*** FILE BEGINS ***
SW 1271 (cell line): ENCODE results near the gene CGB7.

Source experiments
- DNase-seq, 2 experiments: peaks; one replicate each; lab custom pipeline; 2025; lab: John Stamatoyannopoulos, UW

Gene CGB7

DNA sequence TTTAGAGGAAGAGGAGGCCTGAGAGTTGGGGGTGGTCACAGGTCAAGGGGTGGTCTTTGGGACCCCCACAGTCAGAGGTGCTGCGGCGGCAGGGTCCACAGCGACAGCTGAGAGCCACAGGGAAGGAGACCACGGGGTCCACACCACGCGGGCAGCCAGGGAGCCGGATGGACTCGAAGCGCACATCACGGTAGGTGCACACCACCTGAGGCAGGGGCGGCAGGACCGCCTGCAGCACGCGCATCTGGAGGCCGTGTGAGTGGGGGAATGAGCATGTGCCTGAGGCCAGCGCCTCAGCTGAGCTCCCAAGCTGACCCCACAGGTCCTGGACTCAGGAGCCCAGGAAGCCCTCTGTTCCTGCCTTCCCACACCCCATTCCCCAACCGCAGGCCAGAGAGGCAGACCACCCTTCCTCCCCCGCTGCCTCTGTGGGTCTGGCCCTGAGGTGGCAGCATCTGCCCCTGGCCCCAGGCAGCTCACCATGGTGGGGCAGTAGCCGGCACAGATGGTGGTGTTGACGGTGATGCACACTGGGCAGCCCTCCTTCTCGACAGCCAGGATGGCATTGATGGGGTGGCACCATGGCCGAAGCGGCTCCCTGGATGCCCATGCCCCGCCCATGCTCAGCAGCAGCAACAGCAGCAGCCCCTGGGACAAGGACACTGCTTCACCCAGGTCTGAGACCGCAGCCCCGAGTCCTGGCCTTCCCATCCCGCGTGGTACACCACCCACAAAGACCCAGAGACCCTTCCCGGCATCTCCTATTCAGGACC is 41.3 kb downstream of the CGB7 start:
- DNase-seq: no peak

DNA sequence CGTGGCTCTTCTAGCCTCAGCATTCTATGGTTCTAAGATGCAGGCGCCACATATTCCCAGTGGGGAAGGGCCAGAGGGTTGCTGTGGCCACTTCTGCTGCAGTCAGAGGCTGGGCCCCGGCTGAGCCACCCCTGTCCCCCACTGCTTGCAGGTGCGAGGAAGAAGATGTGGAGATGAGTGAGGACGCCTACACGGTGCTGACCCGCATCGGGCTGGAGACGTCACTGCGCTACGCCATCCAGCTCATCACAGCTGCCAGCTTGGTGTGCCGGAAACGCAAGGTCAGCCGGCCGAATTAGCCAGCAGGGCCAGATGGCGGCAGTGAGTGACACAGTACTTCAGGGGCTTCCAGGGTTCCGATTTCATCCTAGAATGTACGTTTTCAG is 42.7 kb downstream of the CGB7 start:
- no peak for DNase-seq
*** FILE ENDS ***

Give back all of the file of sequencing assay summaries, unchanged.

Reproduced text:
SW 1271 (cell line): ENCODE results near the gene CGB7.

Source experiments
- DNase-seq, 2 experiments: peaks; one replicate each; lab custom pipeline; 2025; lab: John Stamatoyannopoulos, UW

Gene CGB7

DNA sequence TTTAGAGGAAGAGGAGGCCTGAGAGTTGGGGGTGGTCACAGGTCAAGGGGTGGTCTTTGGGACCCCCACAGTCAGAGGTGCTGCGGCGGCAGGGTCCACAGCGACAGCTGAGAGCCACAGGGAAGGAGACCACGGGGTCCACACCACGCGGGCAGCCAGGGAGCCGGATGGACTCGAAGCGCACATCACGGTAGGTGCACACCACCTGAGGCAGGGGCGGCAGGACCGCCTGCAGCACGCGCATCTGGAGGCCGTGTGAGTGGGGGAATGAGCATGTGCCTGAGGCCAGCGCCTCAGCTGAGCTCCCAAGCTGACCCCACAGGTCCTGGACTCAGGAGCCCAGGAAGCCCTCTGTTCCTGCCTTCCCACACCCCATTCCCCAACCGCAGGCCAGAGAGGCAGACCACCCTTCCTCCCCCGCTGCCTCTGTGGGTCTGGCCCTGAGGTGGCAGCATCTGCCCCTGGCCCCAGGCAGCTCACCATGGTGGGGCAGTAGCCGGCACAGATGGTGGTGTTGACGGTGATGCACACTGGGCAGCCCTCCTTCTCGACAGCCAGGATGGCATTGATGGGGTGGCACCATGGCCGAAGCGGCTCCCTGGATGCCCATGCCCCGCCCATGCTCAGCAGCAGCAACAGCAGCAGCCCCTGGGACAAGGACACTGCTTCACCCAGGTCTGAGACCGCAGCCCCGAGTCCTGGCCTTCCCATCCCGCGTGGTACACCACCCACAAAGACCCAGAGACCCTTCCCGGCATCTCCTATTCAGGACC is 41.3 kb downstream of the CGB7 start:
- DNase-seq: no peak

DNA sequence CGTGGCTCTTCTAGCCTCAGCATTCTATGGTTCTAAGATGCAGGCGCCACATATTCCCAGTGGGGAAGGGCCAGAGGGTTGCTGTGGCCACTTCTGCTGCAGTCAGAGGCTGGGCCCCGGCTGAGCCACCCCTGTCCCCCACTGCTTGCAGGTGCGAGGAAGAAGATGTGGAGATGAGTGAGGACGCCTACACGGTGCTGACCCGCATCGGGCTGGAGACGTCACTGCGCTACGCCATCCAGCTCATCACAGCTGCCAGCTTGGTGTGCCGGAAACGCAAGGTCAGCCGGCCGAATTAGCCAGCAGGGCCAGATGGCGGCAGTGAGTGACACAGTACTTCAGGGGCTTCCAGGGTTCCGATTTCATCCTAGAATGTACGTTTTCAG is 42.7 kb downstream of the CGB7 start:
- no peak for DNase-seq